I'm working on a planetary colonization story where a crew of 36 women are sent to populate an earth-like planet.
The crew takes with them the tools needed to survive the first years. Enough to build the first houses and to plant the first fields, and a huge sperm bank, capable of storing thousands of sperm samples for centuries.
Each sample comes from a different donor, and the donors have been selected to optimize genetic diversity.
These samples are separated in two groups:
- group A contains only sperm with an X sexual chromosome
- group B is evenly distributed between X and Y
The colonists will start by using samples form the group A for a few generations, then samples from group B for one generation, and finally switch to regular reproduction methods.
With a fertility rate of 3 children/woman, the first generation will see the birth of 108 girls, the second 324, etc.
I want to keep the all-female phase under 200 years, but not endanger the life or well-being of the colonists. With 3 all-female generations and one mixed, we'll have 2916 both male and female children to continue the colonization process.
I'm assuming this is enough, but we can add as many generations as it takes.
All of this will be carefully prepared before launching the mission, including a set of cultural tools (like the language) which will be developed by a team of sociologists, anthropologists, linguists, and every useful expert possible.
My questions are:
Knowing the last person who had ever seen a man died decades before the birth of the first boy, how difficult will the transition be? How will the social order be impacted?
How should the first colonists shape the culture of their descendants (it can be through legends, traditions, rituals, songs, language, beliefs, etc. ) to ease this transition?
Edit based on the comments:
Colonizing a planet and starting a civilization from scratch is hard work. In this scenario, all the workers are also single mothers, and raising children is very time consuming.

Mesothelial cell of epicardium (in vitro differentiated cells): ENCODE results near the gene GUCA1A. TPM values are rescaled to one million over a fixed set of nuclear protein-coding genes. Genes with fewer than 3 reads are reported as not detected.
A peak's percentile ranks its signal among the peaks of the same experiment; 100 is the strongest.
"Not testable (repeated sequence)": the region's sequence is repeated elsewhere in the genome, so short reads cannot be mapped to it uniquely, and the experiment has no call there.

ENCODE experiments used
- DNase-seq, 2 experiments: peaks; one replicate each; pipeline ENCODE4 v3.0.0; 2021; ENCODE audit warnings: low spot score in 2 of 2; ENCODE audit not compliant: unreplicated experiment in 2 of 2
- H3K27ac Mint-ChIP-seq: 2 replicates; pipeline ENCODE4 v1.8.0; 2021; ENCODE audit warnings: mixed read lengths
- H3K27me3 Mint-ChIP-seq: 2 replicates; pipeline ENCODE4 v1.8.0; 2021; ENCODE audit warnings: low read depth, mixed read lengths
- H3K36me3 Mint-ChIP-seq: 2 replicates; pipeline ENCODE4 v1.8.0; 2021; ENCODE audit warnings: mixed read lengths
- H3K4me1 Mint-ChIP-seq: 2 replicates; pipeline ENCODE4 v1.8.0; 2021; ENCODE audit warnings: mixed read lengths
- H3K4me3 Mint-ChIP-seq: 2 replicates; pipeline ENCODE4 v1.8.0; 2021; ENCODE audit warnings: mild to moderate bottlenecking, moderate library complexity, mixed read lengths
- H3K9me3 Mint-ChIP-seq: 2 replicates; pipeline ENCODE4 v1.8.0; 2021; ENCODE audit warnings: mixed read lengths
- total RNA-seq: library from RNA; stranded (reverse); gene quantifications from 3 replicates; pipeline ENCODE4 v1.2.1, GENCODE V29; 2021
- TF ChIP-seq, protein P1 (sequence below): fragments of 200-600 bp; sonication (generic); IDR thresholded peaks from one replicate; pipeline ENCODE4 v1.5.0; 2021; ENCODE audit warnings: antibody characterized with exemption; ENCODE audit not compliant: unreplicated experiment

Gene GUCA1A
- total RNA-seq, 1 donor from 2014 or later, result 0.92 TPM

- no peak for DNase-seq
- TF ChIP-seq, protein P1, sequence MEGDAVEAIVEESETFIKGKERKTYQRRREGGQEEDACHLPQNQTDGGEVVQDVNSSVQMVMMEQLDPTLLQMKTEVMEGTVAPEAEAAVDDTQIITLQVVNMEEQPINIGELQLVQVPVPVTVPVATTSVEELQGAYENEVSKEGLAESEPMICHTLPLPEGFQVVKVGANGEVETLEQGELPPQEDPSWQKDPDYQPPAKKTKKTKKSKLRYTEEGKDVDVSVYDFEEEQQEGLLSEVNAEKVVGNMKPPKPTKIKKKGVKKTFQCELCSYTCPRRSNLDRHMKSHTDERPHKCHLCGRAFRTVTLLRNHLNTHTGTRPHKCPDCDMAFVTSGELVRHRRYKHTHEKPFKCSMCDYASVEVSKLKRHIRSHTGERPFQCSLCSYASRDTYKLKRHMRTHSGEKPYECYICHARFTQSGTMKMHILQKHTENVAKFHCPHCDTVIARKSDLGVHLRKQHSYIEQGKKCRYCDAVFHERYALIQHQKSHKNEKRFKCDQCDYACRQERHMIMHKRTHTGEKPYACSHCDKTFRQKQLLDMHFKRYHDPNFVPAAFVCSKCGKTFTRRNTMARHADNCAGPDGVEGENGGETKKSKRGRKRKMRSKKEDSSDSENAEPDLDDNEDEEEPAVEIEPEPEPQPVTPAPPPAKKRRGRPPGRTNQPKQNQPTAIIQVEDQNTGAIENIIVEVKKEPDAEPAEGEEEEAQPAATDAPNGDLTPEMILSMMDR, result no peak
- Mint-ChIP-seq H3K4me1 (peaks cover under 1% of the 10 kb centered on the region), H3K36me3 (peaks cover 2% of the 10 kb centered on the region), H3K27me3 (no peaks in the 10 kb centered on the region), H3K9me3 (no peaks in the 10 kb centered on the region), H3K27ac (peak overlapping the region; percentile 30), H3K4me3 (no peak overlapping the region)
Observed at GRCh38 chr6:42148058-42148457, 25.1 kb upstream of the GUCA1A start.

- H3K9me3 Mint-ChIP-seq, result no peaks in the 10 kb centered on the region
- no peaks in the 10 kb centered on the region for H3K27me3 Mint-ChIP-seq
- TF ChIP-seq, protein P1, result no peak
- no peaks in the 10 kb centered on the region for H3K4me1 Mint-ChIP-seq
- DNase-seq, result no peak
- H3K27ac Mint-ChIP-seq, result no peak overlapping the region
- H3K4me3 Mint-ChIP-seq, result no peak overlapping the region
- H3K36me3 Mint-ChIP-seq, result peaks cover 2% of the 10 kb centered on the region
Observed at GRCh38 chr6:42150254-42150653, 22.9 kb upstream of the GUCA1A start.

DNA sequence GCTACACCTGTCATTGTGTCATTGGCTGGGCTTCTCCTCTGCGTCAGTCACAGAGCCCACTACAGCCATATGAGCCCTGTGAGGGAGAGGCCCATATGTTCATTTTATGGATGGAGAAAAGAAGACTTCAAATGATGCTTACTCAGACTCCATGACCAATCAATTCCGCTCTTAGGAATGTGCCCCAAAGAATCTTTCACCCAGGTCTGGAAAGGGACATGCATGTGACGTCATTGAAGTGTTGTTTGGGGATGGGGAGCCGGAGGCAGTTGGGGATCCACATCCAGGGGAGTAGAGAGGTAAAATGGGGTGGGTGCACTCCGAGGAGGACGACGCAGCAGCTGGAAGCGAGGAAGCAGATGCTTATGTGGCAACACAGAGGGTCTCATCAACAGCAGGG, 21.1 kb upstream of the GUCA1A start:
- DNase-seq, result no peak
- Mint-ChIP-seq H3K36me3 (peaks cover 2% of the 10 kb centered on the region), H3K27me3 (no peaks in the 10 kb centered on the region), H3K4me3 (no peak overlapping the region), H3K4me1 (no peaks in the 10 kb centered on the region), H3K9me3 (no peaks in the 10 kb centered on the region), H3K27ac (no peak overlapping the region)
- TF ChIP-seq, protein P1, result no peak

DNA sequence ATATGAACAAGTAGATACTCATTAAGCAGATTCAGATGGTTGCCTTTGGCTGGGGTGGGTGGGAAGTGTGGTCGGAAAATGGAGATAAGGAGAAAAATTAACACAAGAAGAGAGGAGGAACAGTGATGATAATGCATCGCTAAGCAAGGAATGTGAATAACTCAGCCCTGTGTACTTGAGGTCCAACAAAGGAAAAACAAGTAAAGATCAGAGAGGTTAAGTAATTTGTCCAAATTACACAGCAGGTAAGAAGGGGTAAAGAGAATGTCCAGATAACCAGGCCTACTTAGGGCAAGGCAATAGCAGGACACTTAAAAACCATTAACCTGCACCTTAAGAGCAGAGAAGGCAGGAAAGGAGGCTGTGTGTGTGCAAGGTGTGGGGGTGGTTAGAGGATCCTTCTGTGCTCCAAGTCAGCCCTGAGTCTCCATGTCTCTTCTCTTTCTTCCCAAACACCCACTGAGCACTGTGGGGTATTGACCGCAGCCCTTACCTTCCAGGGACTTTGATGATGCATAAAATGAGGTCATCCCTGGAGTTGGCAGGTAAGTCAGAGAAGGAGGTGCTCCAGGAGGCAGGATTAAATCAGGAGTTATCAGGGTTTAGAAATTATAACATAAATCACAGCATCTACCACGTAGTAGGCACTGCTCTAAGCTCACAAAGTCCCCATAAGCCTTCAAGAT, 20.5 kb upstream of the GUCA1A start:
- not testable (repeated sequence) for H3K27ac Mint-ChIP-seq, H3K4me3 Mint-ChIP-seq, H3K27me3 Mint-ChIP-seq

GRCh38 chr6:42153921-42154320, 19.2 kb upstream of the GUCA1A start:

I assumed they'll start having kids at 25 to give them enough time to build their home, reclaim fields from nature and conduct exploration missions.
Also, having to many kids with little medical care is a serious health hazard, so I think it's best not to over-do it.
Of course, not every women will have exactly 3 children, most will, but some will have more, and some will die young. 3 children/woman is the fertility rate for the entire colony.
I'm also thinking about setting this rate even lower (2.5, maybe only 2 children/woman). A slow and steady colonization seems preferable to me than a rushed one with a high mortality rate.
I'm not sure on the number of all-female generations, it depends on the minimum size the population needs to be to avoid inbreeding.
To give you an idea on how many years will pass between the landing and the first boy :
It takes 3+1 generations to have 2913 children, and 5+1 generations to have 26244. If the colonists have their first child 5 years after landing (to build the first village, secure the food supply, explore the surrounding region, etc.) and their daughter have theirs at 25, it will take between 80 years (3+1 generations case) and 155 years (5+1 case) for the first boy to be born.
Edit based on an answer:
About the first colonist culture: The language, social structure, stories and rituals will be created back on earth specially for this mission. The first colonist will learn them (they may be specially raised for this purpose, so they can learn as much as they need before leaving), and pass all this to their children and grand-children.
It's not about what could happen if we send a crew of multicultural people, but about what this created culture should be to keep the colony stable.
Apart from the super-sperm-bank, the first 36 colonist only bring the tools they need to start over. These tools will serve a few decades, maybe a couple of generations, but then the colony will end up at as a rural economy, with access only to pre-industrial technology.
They also don't live in a ship, but in the houses they build with their own hands.